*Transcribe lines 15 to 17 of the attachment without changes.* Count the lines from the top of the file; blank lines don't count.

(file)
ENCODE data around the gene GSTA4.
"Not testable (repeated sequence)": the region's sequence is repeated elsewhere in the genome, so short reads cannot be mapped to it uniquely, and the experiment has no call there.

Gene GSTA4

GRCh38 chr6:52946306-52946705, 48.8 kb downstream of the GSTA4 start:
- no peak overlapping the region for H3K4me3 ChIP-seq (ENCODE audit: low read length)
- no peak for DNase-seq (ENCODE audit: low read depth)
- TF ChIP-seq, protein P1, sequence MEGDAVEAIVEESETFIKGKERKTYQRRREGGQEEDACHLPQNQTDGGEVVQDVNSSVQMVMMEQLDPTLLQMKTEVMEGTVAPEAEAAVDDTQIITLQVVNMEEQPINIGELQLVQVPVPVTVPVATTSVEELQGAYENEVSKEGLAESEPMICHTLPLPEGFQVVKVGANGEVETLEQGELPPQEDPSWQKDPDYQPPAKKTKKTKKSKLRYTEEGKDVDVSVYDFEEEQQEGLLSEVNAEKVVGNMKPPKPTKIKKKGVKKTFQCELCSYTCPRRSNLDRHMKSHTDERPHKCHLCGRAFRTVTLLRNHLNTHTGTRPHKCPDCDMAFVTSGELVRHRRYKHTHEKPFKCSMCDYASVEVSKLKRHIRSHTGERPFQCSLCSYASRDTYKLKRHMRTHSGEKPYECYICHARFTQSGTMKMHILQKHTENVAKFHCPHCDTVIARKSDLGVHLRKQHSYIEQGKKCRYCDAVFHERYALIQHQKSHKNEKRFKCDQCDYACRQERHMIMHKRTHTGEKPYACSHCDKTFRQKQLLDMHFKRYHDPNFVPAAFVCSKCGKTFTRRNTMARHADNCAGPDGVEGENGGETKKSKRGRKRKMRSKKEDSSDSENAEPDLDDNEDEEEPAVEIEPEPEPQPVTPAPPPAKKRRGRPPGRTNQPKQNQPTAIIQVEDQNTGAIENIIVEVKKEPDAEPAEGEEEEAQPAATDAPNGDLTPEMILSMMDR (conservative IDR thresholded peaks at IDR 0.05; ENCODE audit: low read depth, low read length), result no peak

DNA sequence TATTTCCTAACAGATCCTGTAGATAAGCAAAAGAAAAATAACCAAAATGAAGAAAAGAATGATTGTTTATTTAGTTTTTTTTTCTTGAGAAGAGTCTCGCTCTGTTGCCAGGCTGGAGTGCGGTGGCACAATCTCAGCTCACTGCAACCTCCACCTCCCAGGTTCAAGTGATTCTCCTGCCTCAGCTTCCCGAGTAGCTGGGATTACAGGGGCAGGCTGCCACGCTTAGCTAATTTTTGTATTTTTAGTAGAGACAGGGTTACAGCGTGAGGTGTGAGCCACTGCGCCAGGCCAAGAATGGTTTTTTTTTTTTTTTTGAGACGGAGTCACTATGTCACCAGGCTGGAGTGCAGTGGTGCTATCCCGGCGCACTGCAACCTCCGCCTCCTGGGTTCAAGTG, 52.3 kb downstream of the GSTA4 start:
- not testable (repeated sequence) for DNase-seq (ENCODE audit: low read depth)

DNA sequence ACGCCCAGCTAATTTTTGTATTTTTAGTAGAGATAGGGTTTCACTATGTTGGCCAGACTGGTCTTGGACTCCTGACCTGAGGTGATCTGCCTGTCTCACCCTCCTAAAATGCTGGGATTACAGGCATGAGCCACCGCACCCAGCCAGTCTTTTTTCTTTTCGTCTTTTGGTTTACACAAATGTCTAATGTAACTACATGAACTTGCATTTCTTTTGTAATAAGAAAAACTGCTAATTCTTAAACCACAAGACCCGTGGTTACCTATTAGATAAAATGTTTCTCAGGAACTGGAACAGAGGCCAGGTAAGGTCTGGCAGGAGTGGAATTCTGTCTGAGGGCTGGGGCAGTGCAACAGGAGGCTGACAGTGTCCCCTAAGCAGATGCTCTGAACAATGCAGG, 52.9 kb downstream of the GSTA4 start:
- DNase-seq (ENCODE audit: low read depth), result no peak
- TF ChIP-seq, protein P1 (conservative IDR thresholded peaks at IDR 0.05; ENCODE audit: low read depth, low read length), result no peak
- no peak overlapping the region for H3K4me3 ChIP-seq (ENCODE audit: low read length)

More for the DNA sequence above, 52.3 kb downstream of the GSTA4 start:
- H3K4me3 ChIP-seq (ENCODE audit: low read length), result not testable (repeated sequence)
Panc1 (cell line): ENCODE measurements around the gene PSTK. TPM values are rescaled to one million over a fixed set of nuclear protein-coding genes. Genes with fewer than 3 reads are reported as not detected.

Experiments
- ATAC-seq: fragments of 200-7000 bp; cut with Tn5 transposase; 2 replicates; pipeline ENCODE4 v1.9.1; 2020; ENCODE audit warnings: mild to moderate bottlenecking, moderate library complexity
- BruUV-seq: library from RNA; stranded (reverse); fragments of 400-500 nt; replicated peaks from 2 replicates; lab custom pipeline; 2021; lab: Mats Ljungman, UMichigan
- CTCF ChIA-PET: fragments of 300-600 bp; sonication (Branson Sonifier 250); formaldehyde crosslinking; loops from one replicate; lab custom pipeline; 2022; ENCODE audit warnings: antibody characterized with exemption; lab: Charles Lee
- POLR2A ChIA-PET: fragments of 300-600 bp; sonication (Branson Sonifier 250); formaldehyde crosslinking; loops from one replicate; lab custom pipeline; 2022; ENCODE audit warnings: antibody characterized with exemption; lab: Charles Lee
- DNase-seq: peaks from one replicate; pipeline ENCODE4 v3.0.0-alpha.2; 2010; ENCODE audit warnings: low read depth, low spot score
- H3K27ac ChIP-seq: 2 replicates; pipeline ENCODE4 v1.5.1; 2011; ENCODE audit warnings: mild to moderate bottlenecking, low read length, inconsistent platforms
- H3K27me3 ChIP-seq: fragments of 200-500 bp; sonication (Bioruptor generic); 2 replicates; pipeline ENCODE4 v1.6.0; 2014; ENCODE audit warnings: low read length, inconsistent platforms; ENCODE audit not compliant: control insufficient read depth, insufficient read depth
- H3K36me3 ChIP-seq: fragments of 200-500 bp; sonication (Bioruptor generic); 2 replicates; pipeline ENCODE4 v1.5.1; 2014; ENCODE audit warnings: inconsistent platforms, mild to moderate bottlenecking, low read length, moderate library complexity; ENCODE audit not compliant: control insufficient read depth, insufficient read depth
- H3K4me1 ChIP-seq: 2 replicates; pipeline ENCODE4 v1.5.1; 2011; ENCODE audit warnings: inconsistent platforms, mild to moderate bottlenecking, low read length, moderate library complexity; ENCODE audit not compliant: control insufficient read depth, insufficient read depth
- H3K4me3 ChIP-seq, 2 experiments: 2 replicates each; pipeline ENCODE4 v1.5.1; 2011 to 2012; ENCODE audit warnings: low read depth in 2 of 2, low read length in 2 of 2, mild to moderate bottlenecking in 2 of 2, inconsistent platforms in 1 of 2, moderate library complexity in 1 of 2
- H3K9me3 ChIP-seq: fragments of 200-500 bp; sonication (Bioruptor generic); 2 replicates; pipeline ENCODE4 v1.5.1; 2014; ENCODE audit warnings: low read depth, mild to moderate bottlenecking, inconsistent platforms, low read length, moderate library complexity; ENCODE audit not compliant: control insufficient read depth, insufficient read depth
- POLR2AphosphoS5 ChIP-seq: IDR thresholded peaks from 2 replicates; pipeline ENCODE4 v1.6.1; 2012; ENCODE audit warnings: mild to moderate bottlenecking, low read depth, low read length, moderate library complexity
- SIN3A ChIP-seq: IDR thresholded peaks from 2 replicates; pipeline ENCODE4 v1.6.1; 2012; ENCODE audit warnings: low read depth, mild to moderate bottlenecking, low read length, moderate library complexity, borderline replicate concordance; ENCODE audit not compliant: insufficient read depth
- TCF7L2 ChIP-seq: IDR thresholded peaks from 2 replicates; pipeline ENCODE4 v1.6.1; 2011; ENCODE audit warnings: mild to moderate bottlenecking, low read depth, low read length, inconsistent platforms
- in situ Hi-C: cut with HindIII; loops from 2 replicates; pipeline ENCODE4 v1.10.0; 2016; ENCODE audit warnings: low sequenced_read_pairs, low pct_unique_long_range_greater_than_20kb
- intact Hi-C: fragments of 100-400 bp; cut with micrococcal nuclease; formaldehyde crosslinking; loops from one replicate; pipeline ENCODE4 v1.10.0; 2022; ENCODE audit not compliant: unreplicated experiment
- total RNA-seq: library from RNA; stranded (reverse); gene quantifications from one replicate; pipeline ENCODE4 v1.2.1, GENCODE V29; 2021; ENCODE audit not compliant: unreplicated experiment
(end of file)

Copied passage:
- H3K4me3 ChIP-seq (ENCODE audit: low read length), result not testable (repeated sequence)
Panc1 (cell line): ENCODE measurements around the gene PSTK. TPM values are rescaled to one million over a fixed set of nuclear protein-coding genes. Genes with fewer than 3 reads are reported as not detected.

Experiments